© 2003, Bruce Myren, All Rights Reserved
Bruce Myren, photographer,
digital guru, and dedicated artist, is often cast in the role of the
assistant who doesn't carry lights or equipment. He quietly trails
into a shoot behind some of the area's top pros who don't
happen to shoot much digital and he makes them look great. They hire
him to ensure that the digital aspect of a job goes smoothly, that the
exposure is right for the chip, the lighting correct for digital, and
that the numbers correspond with every area of the photograph so when
the file goes downstream to the printer and the magazine they have a
"I know, for instance, what the numbers are that may be appropriate
for a skin tone in particular lighting conditions but instead of it
being 10 stops of gradation I now have 256 stops of gradation in three
channels. Remember the darkroom? Well," Myren explains, "I
make the analogy of digital to traditional photographic processes and
photographers understand that. My scanner is now the enlarger, a histogram
is the exposure, and the curve is the amount of time I process my film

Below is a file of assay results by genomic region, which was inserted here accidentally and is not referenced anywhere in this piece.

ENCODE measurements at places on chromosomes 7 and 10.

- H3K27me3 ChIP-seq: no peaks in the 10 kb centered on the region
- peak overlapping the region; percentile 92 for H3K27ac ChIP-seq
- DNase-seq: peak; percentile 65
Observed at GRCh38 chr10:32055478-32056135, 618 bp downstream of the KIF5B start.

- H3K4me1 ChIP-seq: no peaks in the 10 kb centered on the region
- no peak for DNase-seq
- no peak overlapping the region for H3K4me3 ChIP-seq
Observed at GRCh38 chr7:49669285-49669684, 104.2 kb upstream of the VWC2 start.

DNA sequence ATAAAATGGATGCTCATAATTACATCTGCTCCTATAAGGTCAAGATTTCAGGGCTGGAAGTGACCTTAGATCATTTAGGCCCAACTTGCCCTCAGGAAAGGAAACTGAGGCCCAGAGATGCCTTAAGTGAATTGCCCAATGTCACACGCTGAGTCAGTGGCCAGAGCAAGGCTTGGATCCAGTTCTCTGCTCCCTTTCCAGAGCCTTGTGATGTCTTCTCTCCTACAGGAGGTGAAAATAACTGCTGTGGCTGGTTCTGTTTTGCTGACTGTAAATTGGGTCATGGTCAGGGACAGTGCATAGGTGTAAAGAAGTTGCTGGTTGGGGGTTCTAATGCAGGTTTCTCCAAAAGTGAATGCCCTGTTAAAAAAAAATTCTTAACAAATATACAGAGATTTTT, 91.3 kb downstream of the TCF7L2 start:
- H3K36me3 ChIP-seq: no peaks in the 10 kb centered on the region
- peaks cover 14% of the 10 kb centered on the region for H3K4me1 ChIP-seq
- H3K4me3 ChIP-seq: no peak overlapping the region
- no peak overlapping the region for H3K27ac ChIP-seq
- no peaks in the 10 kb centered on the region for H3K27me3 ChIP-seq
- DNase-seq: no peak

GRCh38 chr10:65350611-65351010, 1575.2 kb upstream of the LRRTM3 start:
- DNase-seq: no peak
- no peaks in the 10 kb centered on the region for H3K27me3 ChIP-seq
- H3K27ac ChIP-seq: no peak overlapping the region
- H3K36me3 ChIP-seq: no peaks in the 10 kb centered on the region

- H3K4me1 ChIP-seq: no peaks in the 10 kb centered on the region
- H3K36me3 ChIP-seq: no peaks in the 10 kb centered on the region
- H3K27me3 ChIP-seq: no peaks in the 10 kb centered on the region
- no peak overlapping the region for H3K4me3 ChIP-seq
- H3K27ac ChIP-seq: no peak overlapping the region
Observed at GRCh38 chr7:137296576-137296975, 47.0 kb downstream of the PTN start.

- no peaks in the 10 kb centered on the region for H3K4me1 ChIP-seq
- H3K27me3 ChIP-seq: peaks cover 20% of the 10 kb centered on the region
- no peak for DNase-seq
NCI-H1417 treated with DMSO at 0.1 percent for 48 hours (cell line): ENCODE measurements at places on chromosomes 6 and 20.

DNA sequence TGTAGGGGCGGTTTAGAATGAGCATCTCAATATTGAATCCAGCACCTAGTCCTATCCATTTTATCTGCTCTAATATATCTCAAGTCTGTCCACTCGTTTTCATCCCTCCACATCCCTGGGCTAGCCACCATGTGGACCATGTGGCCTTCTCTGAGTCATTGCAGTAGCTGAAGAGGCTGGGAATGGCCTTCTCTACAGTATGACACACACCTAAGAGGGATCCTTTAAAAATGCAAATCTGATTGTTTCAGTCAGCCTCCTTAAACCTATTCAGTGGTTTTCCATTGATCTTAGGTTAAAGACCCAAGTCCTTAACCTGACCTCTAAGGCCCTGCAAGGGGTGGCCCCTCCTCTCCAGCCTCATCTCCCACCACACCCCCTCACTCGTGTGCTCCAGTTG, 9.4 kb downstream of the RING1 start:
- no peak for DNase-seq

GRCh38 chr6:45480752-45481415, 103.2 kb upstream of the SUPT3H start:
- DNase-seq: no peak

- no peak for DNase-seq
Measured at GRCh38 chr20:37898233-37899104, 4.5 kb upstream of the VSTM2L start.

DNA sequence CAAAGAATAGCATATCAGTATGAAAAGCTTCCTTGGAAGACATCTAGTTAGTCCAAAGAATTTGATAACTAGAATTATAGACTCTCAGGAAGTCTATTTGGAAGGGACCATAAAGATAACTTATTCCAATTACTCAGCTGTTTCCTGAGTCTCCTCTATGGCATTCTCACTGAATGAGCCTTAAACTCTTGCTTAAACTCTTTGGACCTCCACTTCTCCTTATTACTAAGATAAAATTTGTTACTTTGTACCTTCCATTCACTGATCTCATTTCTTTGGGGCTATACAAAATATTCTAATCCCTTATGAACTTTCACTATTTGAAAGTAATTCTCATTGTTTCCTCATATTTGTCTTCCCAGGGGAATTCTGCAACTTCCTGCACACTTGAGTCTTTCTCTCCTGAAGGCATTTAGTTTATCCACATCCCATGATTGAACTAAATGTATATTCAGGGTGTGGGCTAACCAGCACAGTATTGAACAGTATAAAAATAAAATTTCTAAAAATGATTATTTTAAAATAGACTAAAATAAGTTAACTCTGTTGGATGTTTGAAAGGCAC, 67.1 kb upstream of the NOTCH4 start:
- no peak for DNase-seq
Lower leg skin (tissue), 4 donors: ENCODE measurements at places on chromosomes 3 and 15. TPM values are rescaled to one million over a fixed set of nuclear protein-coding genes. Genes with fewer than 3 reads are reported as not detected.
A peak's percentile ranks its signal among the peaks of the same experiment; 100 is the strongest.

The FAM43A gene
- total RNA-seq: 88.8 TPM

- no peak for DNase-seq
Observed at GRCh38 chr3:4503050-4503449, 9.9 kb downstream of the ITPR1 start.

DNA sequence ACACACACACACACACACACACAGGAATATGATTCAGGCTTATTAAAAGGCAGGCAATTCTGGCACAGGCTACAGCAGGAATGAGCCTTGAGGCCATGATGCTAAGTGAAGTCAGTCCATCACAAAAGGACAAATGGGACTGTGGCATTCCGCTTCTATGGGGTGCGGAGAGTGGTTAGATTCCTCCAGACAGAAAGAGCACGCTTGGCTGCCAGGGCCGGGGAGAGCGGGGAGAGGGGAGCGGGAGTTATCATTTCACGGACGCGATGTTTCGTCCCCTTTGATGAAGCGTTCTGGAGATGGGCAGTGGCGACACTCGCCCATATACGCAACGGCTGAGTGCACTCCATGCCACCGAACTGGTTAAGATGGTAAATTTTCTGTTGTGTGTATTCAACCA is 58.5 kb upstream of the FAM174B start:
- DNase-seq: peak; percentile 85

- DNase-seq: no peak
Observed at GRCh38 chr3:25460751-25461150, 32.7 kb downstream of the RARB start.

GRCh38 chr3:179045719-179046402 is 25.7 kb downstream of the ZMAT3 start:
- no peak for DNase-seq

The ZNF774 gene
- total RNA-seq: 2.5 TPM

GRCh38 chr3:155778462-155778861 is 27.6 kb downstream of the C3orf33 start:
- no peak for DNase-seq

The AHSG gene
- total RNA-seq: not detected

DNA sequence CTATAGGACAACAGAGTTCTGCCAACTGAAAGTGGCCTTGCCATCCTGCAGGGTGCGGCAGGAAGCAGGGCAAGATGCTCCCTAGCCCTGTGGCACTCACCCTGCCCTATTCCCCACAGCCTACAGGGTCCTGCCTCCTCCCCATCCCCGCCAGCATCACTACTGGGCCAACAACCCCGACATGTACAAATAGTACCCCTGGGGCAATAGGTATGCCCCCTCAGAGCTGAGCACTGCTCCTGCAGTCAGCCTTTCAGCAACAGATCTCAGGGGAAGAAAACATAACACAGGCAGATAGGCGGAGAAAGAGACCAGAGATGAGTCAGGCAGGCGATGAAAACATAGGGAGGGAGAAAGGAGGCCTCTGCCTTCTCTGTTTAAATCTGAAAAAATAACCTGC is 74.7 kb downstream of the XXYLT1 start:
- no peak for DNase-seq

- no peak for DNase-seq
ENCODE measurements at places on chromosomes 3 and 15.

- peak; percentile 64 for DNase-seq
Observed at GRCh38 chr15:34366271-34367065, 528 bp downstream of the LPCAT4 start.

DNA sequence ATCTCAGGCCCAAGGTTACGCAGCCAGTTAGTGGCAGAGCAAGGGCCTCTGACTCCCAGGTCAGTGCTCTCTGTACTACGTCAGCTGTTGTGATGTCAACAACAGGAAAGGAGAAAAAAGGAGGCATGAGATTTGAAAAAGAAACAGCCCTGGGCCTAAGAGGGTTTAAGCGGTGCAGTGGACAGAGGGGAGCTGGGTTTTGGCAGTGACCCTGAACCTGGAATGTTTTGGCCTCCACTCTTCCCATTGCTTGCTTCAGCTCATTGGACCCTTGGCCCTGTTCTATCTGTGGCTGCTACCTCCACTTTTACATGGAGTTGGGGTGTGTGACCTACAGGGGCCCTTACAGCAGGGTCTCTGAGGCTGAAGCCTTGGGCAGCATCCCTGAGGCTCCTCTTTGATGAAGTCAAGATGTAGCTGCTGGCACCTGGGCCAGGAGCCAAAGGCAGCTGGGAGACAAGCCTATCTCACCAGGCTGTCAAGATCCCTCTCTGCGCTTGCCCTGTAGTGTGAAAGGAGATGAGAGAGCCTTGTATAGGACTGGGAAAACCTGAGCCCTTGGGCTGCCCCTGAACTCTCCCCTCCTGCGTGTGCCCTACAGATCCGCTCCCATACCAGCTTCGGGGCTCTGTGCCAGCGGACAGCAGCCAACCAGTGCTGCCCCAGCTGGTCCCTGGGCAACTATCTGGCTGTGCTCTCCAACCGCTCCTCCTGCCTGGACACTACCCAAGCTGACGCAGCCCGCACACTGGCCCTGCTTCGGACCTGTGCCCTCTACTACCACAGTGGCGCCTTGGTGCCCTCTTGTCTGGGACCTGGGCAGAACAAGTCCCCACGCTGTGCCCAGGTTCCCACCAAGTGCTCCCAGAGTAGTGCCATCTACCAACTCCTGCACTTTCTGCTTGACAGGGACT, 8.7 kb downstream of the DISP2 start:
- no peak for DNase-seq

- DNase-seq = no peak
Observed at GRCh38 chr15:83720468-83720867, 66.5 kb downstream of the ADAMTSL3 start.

and how it affects the image. It's just an extrapolation of the
theory of digital." Simple...
Digital Skill, Photo
Myren tells how people will call him in a panic. "Their client has
to have a digital shoot and blah, blah, blah. I say, `It's
photography and it is still about light hitting a light sensitive material
and you know how to do that. That is the photographic skill.' They
start to breathe again.
"With digital the tools and terminology are different and a pro
can't operate today unless he is shooting digitally. However,"
he warns, "for the photographer, digital does not always mean saving
money and it is not necessarily faster. The photographer is now becoming
the lab. The way digital has affected the industry is that the photographer
shoots the job and the client is on the site looking at the images on
a screen and making edits. Sometimes the photographer can give the job
to the client immediately or the next day, but most often the photographer
or an assistant is working until midnight on editing, re-sizing, color
correcting, and cleaning up. With all this postproduction work, he has
suddenly gone from an 8-12 hour day into a 16-18 hour day for the same
amount of money. Photographers need to know about this."
Film Shooter, Digital
Surprisingly, most of Myren's own work is film based since he usually
shoots in low-light settings. "For that work I prefer my Nikon F5
as it has better capabilities to photograph performances and bands. There
is no digital camera that allows me to do this the way I see. They don't